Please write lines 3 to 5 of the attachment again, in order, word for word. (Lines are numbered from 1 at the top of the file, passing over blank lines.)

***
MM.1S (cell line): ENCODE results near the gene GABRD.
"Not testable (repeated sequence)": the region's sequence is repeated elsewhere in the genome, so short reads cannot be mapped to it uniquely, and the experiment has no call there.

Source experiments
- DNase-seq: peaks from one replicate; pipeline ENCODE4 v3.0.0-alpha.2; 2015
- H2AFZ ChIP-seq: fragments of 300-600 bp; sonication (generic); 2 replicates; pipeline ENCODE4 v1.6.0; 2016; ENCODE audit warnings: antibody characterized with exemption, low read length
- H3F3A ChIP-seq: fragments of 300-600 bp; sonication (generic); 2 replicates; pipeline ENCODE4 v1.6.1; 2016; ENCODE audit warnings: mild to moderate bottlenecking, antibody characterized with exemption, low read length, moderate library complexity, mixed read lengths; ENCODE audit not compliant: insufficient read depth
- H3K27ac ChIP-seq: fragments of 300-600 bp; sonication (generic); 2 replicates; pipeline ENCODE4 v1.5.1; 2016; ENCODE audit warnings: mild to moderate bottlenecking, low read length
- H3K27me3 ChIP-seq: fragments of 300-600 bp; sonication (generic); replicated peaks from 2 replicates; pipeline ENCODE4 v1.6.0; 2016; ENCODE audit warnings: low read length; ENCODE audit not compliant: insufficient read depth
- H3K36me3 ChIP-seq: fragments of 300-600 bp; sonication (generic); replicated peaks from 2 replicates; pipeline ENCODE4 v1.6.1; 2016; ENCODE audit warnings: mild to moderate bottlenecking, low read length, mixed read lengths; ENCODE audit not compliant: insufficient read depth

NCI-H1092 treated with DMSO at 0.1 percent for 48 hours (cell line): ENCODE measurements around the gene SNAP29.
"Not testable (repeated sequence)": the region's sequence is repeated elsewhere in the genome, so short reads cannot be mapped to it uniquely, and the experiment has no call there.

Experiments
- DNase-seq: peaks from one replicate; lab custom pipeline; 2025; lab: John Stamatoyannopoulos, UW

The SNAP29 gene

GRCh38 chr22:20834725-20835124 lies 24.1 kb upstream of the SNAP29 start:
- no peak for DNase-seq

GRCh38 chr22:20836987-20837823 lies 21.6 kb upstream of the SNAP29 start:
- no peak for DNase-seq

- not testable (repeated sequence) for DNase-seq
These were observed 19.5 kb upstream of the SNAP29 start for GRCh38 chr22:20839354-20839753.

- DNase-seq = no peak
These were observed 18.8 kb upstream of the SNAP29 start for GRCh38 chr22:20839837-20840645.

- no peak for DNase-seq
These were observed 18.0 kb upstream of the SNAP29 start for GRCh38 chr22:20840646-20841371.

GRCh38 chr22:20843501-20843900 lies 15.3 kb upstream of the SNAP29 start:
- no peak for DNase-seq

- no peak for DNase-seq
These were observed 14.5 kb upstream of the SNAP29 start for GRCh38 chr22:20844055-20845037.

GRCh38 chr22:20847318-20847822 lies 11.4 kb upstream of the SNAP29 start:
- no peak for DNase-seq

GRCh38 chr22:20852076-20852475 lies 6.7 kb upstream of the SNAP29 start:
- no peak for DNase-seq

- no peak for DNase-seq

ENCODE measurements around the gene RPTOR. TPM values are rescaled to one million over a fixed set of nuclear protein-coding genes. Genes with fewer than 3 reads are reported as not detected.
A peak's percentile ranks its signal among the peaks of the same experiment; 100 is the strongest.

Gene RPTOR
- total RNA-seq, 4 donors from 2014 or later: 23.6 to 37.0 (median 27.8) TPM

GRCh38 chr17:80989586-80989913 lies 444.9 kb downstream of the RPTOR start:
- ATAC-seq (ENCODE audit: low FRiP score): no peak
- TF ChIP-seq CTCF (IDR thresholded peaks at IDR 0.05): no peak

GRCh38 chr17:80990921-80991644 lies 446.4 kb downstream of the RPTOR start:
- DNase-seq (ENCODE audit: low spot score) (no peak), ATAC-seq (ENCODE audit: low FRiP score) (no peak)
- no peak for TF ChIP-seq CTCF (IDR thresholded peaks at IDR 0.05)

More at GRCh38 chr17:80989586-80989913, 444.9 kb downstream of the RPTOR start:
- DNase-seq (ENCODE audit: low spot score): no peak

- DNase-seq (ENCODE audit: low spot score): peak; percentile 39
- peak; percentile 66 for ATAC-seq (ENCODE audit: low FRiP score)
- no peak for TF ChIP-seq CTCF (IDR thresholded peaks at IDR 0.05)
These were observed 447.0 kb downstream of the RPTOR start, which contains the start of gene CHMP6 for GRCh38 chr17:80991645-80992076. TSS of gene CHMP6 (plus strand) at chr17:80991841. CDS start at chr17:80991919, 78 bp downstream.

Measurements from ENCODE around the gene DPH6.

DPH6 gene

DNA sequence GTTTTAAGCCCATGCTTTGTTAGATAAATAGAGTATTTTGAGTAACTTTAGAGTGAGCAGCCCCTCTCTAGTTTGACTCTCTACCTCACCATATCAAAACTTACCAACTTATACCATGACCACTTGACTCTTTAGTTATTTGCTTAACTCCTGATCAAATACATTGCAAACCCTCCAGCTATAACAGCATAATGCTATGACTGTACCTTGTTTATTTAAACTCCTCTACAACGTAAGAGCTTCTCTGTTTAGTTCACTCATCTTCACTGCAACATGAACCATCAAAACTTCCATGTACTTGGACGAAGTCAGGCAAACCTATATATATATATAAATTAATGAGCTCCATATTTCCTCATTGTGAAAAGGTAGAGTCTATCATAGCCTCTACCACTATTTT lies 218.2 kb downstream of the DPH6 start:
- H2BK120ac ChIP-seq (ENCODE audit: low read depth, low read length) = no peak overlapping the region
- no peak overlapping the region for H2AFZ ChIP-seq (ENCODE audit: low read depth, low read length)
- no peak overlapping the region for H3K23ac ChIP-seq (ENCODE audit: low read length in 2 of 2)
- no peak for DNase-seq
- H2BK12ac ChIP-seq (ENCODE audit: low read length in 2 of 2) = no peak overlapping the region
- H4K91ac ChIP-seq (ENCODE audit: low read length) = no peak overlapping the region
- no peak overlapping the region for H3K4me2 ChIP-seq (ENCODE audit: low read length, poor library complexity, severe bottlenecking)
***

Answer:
Source experiments
- DNase-seq: peaks from one replicate; pipeline ENCODE4 v3.0.0-alpha.2; 2015
- H2AFZ ChIP-seq: fragments of 300-600 bp; sonication (generic); 2 replicates; pipeline ENCODE4 v1.6.0; 2016; ENCODE audit warnings: antibody characterized with exemption, low read length